This isn’t the first time I’ve written to you, although it’s been more than a year since my letter and over a month since I included you in my love letter to the whole St. Louis Cardinals pitching staff. Reading the latter one again certainly is ironic and painful — all the talk of a healthy pitching staff and the excitement over seeing you and Adam together again … then, at the bottom, a link to the very next post: Carpenter “Very Unlikely” To Pitch Again.
Which is why during Friday’s 16-10 win over the Nationals it was fun to see the mix-up on MLB’s At-Bat app, which there’s a screenshot of at right. Of course Matt played second base, but seeing your photo and you listed as the second baseman just lets my imagination wander to what you as a second baseman could be like — enjoying tagging out the runners foolish enough to try to steal (you’d certainly have some entertaining comments about trying to run on Yadi — and wouldn’t it be awesome if one of them was Brandon Phillips?), turning the double play, fielding grounders, whipping a throw (well, hopefully you could) over to Allen Craig at first. Hey, if Matt can learn to play second over the winter …
Okay, dream over.
Which means back to the reality that, for me at least, really hasn’t completely sunk in yet just due to timing. Or maybe denial that I really won’t ever see you pitch again.
I traveled for work 10 days in February, leaving for Las Vegas on Feb. 5. Yes, the very day that John Mozeliak made the announcement about your health. It came while I was on a flight to Denver — meaning that when I turned my phone on upon landing, it lit up with texts and tweets and messages with the news. Not that I could absorb it — there was just enough time to walk from one end of the concourse to the other and board the flight to Vegas. Once there, I didn’t really have time to pay attention to the world outside the convention I work on — which included your own press conference on Feb. 11. It took me an extremely long time to even be able to watch the video of you from that day. And, when I finally did — ugh. Can I give you a hug?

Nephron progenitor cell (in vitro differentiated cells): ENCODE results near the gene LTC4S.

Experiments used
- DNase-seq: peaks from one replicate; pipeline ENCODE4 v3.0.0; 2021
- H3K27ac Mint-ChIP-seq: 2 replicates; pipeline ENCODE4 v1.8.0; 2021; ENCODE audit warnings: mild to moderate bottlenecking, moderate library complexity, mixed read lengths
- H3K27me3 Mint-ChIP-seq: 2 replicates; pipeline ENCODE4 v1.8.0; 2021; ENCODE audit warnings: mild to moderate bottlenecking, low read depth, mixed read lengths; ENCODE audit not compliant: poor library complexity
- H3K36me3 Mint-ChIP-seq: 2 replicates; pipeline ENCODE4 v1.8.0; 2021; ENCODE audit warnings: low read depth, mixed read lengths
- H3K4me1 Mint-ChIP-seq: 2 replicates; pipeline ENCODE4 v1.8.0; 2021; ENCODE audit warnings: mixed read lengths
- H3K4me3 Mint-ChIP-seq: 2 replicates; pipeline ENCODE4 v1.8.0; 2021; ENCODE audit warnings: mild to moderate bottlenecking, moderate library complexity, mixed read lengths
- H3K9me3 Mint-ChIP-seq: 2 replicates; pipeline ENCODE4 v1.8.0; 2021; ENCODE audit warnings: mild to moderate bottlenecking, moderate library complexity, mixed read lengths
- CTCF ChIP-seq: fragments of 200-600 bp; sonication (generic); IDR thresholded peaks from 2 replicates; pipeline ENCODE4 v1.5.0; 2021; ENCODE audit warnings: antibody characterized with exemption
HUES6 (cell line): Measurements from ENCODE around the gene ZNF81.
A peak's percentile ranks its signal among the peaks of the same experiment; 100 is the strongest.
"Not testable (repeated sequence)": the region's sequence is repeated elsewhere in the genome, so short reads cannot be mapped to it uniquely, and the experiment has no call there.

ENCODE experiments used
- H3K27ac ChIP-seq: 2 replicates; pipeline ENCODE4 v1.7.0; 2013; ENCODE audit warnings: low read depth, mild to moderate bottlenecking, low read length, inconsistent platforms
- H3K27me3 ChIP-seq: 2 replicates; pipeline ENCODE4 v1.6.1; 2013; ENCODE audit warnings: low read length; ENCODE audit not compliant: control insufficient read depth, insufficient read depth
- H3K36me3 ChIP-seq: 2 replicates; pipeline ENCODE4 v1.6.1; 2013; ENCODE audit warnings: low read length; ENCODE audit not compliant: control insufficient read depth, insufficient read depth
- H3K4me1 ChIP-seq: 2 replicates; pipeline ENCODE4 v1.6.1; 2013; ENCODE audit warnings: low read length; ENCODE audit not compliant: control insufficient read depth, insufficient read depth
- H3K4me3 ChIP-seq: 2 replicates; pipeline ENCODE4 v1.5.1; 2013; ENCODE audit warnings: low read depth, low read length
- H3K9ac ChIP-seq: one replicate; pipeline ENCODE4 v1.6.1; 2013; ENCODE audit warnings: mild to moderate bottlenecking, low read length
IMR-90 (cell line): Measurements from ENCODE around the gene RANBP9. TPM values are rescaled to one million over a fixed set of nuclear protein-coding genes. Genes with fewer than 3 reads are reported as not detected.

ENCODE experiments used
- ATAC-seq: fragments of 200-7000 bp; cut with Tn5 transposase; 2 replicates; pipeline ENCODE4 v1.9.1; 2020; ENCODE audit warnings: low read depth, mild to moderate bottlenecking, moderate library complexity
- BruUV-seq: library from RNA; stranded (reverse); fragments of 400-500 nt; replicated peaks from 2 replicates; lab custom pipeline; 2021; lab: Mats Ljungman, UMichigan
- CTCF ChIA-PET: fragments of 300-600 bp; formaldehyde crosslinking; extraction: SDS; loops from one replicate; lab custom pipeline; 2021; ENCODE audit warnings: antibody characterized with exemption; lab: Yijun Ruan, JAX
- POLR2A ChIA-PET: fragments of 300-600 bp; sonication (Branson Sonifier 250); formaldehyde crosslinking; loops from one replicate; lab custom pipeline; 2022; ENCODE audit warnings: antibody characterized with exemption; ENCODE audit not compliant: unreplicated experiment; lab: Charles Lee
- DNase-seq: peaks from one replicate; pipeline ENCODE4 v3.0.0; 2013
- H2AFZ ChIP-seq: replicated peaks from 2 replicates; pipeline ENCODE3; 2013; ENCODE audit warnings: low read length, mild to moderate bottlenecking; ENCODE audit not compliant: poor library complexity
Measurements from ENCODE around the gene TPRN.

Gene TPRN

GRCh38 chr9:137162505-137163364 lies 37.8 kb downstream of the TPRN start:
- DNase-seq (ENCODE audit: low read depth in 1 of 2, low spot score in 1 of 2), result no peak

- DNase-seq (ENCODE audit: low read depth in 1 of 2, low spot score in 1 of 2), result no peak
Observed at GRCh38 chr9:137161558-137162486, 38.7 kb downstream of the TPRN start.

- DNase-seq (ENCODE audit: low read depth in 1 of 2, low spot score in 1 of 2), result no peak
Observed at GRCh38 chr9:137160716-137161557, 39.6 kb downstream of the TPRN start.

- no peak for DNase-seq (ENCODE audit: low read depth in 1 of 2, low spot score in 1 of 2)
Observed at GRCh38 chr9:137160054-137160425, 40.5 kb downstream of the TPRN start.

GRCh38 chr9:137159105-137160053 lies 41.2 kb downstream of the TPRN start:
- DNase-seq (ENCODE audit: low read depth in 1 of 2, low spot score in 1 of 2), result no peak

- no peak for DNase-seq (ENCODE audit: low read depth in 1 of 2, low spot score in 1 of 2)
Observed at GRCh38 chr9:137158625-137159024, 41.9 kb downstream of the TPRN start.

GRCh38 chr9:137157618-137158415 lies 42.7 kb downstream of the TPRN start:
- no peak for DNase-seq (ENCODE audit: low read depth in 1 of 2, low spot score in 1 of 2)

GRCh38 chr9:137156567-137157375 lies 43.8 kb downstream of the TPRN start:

It’s foolish to even think about what might have been, but I still have — what would your Cardinals career had been like if you’d been healthy? Because even with the seasons lost and the unsatisfying end of not being able to go out on your own terms, it’s been amazing: 95-44, ERA of 3.07, WHIP of 1.125, 21 complete games, 10 shutouts, the 2005 Cy Young Award. Then there’s your postseason record: 10-4 pitching in five National League Division Series, four National League Championship Series and two very memorable World Series (where your record is 3-0). One career postseason complete game shutout — which is perhaps the best game of your career. Actually, not perhaps. It is, given the situation. (Can I just say, yet again, God bless Nick Punto and his shredding?)
And, though it isn’t necessarily reflected in those numbers, there was Sept. 21, 2012. Thankfully I was at Wrigley Field that day, in the rain and chill, to see you come back and be among that crowd of Cardinals fans cheering your return.
In closing, I just want to say thanks. It’s hard when your favorite player reaches the end, even though it will happen for every ballplayer at some point. And it’s especially hard when it’s not how you wanted it to be. But, as you said on Feb. 11, it is what it is. Plus you do have a future in baseball, as a pitching coach, and I can’t wait for you to get that opportunity to expand the skills and leadership you’ve already displayed even during your Cardinals career.
Best wishes and the best of health to you. I will continue to wear my No. 29 jersey proudly.